I am afflicted with a troubling illness. It’s called “hurry sickness.” It is an illness that afflicts many of us, this insatiable need to accomplish too much or take part in too many events in the amount of time available. Dr. Meyer Friedman, who coined the phrase “hurry sickness,” says that we who live with this syndrome have two strategies for accomplishing more and more and more. Either we speed up everything we do or we try to do or think of more than one thing at a time. Perhaps Millennials can multitask—for them it is the norm—but for Baby Boomers like me it is depleting!
For those of us who suffer with “hurry sickness,” the 40 days of Lent have the potential to accentuate the symptoms of the disease, because in order to engage meaningfully in times of confession and contemplation, we have to slow down. That’s hard to do when for the other 325 days of the year we are simply “skimming” in life, never being fully present anywhere—we just “skim.” This shallowness of life is a far cry from the deep, abundant life Jesus offers His followers. Already during the first weeks of Lent, I’ve heard the Spirit’s whisper, “There is so much more to life than you are presently experiencing. I have come that you might have life and have it abundantly.” (John 10:10). But my “hurry sickness” gets in the way of experiencing the abundant life Jesus offers. Jesus calls thirsty people to come and drink deeply. He offers the refreshment of “streams of living water that flow from within” (John 7:38). It’s a vivid image of abundance. It makes “skimming” so unsatisfying.
It is hard to wait on God when you are fighting “hurry sickness.” I think about how Jesus, during His earthly life, dealt with the busyness of life. In Mark’s Gospel, Chapter One, Jesus has been casting out demons and healing the sick all day long. Even at evening, after sunset, the Gospel writer tells us that “the whole city was gathered together at the door,” bringing the sick and demon possessed to Him for healing. The needs were relentless. Sure, He was God, but He walked among us as a man. These were exhausting days for Jesus. Philippians 2 reminds us that when Jesus was on earth, He limited himself to doing ministry in dependence on the Holy Spirit within him; He walked among people as a man, dependent on the Holy Spirit as the source of His power. The needs of people sucked Him dry (see Mark 5:30). So what does Jesus do? Mark tells us that very early in the morning, while it was still dark (4:00 or 5:00 a.m.), He goes to a lonely place to wait on His Father. He is waiting on the Father for a fresh filling of His Spirit, asking the Spirit to replenish what has been sucked out of him in the busyness of His day.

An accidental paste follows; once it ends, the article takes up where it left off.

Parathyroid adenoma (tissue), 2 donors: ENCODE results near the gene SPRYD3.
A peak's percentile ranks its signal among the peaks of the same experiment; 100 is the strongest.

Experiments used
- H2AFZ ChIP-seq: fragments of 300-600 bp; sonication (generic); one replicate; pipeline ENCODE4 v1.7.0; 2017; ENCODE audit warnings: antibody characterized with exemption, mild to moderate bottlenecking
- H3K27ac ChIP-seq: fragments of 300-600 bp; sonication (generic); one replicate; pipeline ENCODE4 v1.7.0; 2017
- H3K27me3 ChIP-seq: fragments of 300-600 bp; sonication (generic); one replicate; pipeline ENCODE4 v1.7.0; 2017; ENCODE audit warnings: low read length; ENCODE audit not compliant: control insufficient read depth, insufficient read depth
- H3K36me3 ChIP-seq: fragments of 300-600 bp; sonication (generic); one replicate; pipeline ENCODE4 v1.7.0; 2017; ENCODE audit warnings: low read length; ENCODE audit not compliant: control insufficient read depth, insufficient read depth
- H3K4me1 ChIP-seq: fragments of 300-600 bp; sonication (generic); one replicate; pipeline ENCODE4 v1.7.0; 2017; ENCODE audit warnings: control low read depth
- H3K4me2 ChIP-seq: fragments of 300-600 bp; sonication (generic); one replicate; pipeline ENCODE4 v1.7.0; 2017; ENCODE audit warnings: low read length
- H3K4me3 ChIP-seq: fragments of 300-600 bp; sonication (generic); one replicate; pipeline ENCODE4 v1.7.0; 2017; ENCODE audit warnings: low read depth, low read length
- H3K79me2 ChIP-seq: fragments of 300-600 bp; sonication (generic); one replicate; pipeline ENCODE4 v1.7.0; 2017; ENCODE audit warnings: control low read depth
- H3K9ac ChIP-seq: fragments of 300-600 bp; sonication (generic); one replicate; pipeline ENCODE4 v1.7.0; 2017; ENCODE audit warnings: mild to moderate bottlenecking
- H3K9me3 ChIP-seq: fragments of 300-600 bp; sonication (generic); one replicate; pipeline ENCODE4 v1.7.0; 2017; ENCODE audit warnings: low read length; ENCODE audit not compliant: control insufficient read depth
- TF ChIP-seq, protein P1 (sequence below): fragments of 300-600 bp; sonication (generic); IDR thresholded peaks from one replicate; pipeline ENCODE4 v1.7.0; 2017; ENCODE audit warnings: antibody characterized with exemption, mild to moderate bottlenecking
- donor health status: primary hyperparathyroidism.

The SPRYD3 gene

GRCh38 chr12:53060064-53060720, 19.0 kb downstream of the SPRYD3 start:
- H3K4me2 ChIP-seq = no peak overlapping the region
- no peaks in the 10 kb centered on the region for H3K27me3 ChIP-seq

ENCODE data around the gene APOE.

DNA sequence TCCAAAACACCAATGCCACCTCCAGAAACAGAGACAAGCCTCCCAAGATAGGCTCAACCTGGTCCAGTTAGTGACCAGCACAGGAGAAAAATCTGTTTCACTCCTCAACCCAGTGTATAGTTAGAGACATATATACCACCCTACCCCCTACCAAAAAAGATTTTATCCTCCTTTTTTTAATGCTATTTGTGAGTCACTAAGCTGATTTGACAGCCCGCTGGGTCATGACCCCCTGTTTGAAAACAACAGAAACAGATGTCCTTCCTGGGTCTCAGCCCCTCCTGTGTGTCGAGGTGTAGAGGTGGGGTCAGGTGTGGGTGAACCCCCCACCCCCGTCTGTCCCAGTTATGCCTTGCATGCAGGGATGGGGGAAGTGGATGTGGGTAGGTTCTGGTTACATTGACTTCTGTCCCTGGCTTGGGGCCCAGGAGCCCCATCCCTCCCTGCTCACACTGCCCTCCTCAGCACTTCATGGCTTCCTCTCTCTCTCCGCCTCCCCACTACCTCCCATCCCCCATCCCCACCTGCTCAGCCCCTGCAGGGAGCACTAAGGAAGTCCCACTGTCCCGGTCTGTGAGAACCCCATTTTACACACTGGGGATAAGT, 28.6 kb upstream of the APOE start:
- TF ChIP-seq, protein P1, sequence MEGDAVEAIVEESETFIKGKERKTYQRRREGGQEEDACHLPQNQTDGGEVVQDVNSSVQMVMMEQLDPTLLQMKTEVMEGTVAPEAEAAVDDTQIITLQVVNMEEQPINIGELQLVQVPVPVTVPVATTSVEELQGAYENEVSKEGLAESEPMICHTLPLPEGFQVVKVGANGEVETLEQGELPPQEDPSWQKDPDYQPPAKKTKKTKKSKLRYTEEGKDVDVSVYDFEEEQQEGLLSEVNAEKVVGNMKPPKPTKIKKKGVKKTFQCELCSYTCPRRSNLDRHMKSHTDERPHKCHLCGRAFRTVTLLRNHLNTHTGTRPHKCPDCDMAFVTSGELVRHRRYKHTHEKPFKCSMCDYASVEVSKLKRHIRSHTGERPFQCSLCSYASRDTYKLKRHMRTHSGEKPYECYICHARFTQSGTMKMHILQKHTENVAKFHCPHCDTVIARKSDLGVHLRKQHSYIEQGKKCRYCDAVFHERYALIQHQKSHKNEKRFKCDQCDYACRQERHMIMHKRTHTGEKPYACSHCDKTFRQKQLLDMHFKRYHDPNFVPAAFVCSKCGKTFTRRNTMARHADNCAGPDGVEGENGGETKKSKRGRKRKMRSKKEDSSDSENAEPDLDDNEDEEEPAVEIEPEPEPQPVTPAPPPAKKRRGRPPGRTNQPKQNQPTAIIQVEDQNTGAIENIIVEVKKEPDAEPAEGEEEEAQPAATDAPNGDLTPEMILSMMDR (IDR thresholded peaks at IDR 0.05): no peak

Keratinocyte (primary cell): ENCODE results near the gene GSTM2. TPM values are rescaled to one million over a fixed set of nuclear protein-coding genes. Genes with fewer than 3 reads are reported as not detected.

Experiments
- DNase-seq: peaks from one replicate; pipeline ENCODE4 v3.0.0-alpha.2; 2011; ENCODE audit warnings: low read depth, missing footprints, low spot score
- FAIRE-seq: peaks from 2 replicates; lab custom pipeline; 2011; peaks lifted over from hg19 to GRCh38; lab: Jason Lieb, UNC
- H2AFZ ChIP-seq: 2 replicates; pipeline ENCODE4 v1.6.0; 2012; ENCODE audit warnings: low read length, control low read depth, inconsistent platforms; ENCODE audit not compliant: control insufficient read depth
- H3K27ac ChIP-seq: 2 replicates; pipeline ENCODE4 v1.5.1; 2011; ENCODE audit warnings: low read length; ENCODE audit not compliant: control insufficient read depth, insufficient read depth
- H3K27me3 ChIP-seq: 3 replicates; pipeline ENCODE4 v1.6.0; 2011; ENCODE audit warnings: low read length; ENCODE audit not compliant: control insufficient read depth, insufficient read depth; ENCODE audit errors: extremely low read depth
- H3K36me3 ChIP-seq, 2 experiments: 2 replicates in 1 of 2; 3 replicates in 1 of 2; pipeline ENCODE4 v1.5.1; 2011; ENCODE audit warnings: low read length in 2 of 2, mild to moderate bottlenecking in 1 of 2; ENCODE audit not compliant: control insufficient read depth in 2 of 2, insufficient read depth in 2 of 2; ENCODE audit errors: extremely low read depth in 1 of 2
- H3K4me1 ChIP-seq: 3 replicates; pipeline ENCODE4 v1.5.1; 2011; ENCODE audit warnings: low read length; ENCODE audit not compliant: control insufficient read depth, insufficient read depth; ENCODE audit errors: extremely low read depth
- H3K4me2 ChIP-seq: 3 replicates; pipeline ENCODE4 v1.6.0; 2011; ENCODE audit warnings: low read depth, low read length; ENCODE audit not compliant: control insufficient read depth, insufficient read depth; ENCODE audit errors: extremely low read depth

Waiting feels so unproductive for one who battles “hurry sickness.” But try it! There is a certain productivity in waiting! As I come to the Father, I acknowledge my emptiness, my brokenness, my neediness. Waiting suggests a posture of dependence on God. That’s what took the Son of God to a solitary place. He needed the Father. Waiting also suggests a posture of expectation. As I wait on the Father, I acknowledge that God is a God of grace. And as I wait, I begin to realize that the wait itself is a gift of grace.
My body and soul tell me that I need to be filled again—and again—and again. I long for the streams of living water that Jesus promised. Waiting is not only beneficial because of what we will receive at the end of the wait. Waiting is about what we become as we wait, because in some inexplicable way the wait itself changes us. I no longer need to be in control. I no longer need to prove I am competent or needed. Waiting on God stills the pounding of my heart; it makes me realize how much I need the refreshing stream of the Spirit. In some inexplicable way there is a productivity in waiting, even for a self-confessed Type A person like me.
Scriptural mediation while you wait: Are you tired? Worn out? Burned out on religion? Come to me. Get away with me and you’ll recover your life. I’ll show you how to take a real rest. Walk with me and work with me. Watch how I do it. Learn the unforced rhythms of grace. I won’t lay anything heavy or ill-fitting on you. Keep company with me and you’ll learn to live freely and lightly. (Matt 11:28-30 The Message)